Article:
Alice in Wonderland by Ella Higgins

I still can’t help but smile whenever I think about the dormouse falling asleep, mid-conversation with Alice. Anthony Neilson’s classic take on the original story of Alice in Wonderland by Lewis Carroll is delightfully cheerful and a perfect show for all the family. It sticks very closely to the plot of Carroll’s book, but at the same time has its own little unique twists, like singing, dancing and enough puns to get everyone laughing.

The story follows Alice (who is portrayed in a fun and quirky manner by Jess Peet) and her adventures prior to her tumble down the rabbit hole. She meets comical and interesting characters, all of which have their own creative twist, and that in turn makes them unique and sets them apart from both the original characters and from other portrayals of Carroll’s creations.

I was somewhat worried that I’d find the performance a bit on the childish side, being as I made the assumption that it was aimed specifically at families and younger children, but me and my friend – both in our mid-teens – agreed that we enjoyed it just as much as we would’ve at any other age. It was certainly aimed at a younger age group, but we still enjoyed the show in it’s entirety. It was made sure that every part of the performance would be understood and enjoyed by both adults and children alike. Many of the jokes drew immediate laughter out of the adults and more mature audience members, but for the children who didn’t catch on, Alice would step in and translate it into a more understandable manner. In my opinion, Alice acted as the glue who held the storyline together and moved it along. The supporting characters were the main points of focus, and they needed Alice to link them to each other.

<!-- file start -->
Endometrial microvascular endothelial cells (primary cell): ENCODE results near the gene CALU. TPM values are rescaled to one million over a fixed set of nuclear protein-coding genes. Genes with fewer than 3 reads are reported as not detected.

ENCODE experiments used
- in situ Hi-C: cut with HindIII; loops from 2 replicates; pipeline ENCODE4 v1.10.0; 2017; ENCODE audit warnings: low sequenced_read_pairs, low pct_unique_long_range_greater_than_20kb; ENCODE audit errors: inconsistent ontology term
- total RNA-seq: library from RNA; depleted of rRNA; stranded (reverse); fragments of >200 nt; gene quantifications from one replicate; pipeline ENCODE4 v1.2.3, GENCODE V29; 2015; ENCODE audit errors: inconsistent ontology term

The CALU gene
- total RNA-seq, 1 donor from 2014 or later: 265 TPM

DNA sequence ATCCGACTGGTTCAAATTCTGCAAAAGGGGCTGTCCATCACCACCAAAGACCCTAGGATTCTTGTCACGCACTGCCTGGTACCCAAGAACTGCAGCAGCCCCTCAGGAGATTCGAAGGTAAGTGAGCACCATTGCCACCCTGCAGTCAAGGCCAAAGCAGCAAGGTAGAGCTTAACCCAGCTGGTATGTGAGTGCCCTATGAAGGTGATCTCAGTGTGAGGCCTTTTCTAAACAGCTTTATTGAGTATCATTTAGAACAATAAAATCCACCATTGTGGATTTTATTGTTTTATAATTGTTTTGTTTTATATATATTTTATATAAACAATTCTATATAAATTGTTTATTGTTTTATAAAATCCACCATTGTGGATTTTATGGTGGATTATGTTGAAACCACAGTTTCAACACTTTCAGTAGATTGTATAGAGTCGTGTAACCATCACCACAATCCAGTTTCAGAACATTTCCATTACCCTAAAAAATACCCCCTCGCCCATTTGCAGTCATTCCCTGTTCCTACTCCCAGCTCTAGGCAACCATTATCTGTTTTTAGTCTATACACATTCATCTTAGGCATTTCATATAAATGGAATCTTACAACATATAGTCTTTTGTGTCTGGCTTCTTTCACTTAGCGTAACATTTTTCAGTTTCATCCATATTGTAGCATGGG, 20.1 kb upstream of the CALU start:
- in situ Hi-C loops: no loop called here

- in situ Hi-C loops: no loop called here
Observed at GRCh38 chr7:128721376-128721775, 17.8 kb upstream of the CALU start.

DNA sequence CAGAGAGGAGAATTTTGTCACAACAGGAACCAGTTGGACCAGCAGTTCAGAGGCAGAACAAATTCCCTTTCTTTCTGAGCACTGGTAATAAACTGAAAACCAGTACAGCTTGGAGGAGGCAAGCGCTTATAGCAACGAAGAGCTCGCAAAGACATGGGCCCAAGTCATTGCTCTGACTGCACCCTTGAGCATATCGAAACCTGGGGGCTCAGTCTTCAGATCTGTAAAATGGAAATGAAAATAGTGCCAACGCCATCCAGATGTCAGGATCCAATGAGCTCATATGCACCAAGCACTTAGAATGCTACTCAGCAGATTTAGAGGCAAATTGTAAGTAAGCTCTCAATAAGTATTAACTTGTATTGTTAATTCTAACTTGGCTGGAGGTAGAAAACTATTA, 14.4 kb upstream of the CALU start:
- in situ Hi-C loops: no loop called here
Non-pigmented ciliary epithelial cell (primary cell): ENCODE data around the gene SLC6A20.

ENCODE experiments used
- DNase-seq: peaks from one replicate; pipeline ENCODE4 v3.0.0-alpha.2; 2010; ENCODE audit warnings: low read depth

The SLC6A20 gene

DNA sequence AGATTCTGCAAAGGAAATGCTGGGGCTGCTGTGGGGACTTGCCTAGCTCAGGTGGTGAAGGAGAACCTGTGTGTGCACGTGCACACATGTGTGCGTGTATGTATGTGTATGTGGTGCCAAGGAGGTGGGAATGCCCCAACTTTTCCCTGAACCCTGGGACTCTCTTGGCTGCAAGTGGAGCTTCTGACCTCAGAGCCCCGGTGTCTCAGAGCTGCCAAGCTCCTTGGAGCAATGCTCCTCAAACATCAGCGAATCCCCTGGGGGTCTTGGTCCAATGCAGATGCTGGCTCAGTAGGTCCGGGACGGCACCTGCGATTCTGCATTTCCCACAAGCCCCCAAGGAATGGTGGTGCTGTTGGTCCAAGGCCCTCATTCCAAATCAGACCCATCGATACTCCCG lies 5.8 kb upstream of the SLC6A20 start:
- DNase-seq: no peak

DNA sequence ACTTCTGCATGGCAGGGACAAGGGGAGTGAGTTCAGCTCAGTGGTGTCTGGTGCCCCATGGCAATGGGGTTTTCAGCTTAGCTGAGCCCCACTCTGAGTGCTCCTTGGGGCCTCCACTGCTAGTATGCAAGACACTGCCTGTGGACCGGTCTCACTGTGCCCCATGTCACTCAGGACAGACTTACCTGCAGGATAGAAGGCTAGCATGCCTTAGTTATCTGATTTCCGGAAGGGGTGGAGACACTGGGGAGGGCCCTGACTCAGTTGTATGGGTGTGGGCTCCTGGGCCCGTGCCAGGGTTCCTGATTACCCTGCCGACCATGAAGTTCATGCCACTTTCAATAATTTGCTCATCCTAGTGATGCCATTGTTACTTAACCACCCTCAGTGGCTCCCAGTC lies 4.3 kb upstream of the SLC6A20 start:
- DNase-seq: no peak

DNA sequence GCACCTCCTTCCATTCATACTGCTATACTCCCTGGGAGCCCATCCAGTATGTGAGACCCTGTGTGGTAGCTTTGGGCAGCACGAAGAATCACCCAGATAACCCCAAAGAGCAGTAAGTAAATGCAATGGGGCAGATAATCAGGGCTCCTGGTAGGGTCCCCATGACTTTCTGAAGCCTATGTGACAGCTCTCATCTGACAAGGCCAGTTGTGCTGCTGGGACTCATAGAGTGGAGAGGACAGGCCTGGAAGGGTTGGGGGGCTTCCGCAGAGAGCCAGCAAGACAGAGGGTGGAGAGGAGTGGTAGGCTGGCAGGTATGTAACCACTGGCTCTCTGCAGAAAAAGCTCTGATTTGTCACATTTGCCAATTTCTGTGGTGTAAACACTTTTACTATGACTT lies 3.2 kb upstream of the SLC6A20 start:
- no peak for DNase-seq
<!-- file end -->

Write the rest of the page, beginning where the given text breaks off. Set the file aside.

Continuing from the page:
I can’t tell you who my favourite character was. I adored each and every one of them in different ways for their different quirks. One of my thoughts about the characters overall was that I felt that Neilson made sure to not take any influence from other interpretations of Carroll’s characters, and that they were all re-imagined from Neilson’s own visualisations, and his alone. This thought stood out to me when the Mad Hatter was introduced. I, like many others, envisioned him to be pale faced, painted, and delicately mad, with a large purple top hat – all of these features being plucked from films and pictures created by stylistic artists such as Tim Burton, who envisioned the Mad Hatter to be a creature of finesse and precision in his madness. However, I was most surprised to be greeted with a more plainly coloured, scruffier man with a much smaller hat. This initially surprised me, and I felt slightly disappointed with the lack of finesse, but upon reflection I realised that this new take on the ageing, stereotypical version of the Mad Hatter was incredibly refreshing. The new Hatter was different in a way which left him still very recognisable as the Mad Hatter, but with many twists which made him memorable and enjoyable. I grew to love the way both him and his personality threw themselves all over the stage in a sense of abandon which seems surprisingly alien to his character, but at the same time fitted it so well. I smiled every time he opened his mouth.

I could talk so much about all of the characters in just as much detail as i have done with the Mad Hatter, but I feel it is something to be experienced, rather than just be skimmed over. It was a highly enjoyable performance and I will be recommending it to others, especially to those of a younger age group.

Ella Higgins